In an age in which satire and news often overlap, it was hard to know what to make of this headline: "New York Atheists Claim Religious Exemption From Vaccine After Governor Claims That It's From God."
This was satire, care of the Babylon Bee website. But the barbed humor focused on real quotations from the governor of New York that raised eyebrows on the cultural left and right.
"We are not through this pandemic," said Gov. Kathy Hochul at a New York megachurch. "I prayed a lot to God during this time and you know what -- God did answer our prayers. He made the smartest men and women, the scientists, the doctors, the researchers -- he made them come up with a vaccine. That is from God to us and we must say, 'Thank you, God.' ...
"All of you, yes, I know you're vaccinated, you're the smart ones. But you know there's people out there who aren't listening to God. ... I need you to be my apostles. I need you to go out and talk about it and say, 'We owe this to each other. We love each other.'"
Clearly, the governor said, getting vaccinated was the best way to obey God in this crisis.
Writing at the Friendly Atheist website, Beth Stoneburner argued that this was not the kind of church-state sermonette that should trouble atheists and other secularists.
"Is it a speech that atheists will appreciate? Probably not," she noted. "But as far as a politician using the language of faith to reach an audience that desperately needs to get vaccinated -- but might not because other prominent Christians are feeding them lies -- it's arguably effective."
If this blast of God-talk from a Democrat like Hochul "helps Christians get vaccinated when some of them might choose otherwise, then perhaps that outweighs any criticisms people may have of her speech," Stoneburner said.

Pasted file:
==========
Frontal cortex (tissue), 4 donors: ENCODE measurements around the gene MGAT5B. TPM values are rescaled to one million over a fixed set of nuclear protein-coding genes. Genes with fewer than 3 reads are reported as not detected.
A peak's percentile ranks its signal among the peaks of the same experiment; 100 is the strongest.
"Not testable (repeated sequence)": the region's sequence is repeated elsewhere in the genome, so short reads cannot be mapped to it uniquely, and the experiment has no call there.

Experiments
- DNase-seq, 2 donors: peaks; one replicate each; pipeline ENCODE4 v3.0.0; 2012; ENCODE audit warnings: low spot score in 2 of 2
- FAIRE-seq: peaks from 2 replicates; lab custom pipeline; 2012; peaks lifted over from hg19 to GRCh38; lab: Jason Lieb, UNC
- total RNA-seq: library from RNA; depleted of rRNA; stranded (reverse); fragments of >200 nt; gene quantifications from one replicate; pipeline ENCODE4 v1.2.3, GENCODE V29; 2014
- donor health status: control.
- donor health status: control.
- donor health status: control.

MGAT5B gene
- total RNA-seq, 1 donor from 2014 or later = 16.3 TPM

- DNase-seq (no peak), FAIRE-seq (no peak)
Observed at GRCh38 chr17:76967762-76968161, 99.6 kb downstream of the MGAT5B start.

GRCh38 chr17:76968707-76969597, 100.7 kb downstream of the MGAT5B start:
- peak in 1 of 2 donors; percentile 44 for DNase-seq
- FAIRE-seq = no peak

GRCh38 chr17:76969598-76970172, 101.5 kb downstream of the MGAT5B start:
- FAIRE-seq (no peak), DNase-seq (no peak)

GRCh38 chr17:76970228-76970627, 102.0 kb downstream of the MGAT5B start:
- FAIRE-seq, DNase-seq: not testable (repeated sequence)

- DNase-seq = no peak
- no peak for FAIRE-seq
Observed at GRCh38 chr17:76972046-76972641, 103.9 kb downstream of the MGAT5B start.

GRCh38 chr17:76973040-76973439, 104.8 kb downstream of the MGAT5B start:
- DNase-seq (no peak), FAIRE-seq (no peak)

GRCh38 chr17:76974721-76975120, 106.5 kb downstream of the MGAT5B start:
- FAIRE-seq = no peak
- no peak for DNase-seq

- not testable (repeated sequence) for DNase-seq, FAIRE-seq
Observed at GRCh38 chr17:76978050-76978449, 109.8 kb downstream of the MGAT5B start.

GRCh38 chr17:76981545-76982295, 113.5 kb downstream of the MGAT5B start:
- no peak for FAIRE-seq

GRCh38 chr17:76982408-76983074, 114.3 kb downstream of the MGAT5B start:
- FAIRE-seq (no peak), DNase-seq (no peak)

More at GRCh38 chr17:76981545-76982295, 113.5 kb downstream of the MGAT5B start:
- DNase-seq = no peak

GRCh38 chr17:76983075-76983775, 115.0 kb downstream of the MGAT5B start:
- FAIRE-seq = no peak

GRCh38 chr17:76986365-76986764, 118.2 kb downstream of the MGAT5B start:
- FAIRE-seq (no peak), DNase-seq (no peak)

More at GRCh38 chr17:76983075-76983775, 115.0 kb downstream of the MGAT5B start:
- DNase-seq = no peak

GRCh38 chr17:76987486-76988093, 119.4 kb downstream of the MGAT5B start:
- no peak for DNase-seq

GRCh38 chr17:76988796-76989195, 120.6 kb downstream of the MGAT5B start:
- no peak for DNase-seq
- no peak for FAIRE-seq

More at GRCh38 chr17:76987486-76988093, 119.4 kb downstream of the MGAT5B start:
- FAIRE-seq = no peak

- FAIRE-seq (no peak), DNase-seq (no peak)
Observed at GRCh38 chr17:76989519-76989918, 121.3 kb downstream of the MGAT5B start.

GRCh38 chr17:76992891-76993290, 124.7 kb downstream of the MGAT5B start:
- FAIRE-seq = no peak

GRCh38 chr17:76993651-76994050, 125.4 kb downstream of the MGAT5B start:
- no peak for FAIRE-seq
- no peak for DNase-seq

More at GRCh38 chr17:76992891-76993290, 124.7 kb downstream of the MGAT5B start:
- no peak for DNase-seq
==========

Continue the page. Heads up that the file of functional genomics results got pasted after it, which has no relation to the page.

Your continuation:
At the same time, Hochul's explicitly Christian remarks on vaccines drew little or no news coverage, as opposed to the media firestorms that often greet faith-based statements by Republicans attempting to win the support of conservative Christians in similar settings.
The governor was using language that would almost certainly appeal to religious believers in both political parties, noted philosopher Francis Beckwith, who teaches Church-State Studies at Baylor University. Hochul -- a liberal Catholic -- was also trying to reach out to members of a predominantly Black megachurch.
There was sparse coverage of this speech "because our media are blinded by their systematic secular privilege," Beckwit said. The images and arguments used by the governor were "simply incomprehensible to those who refuse to become culturally adept in the vocabulary and concepts of the theologically marginalized the powerful hope to colonize."
It also helps to know that Hochul's appearance took place in a setting frequently visited by Democrats and Republicans alike: Brooklyn's massive Christian Cultural Center. A New York Times profile of its pastor, the Rev. A.R. Bernard, once noted that this "church, the largest in New York City, has long been considered a required stop on the way to City Hall and beyond."
In other words, it wasn't that surprising that the governor said what she said in the sacred setting in which she said it. However, her remarks were also connected -- by timing -- with the state's decision to mandate covid-19 vaccinations for all health care workers, including those attempting to claim exemptions based on their religious beliefs.
Hochul didn't address that concern at the Christian Cultural Center, but said, "I feel God has tapped me on the shoulder ... because everything I have done in life has been because of the grace of God leading me to that place." She added that the coronavirus pandemic has only strengthened that conviction.
"Jesus taught us to love one another," Hochul stressed. "How do you show that love but to care about each other enough to say, 'Please get the vaccine because I love you and I want you to live?' I want our kids to be safe when they're in schools, I want to be safe when you go to a doctor's office or to a hospital and are treated by somebody. ...
"We have to solve this, my friends. I need every one of you."
Terry Mattingly leads GetReligion.org and lives in Oak Ridge, Tenn. He is a senior fellow at the Overby Center at the University of Mississippi.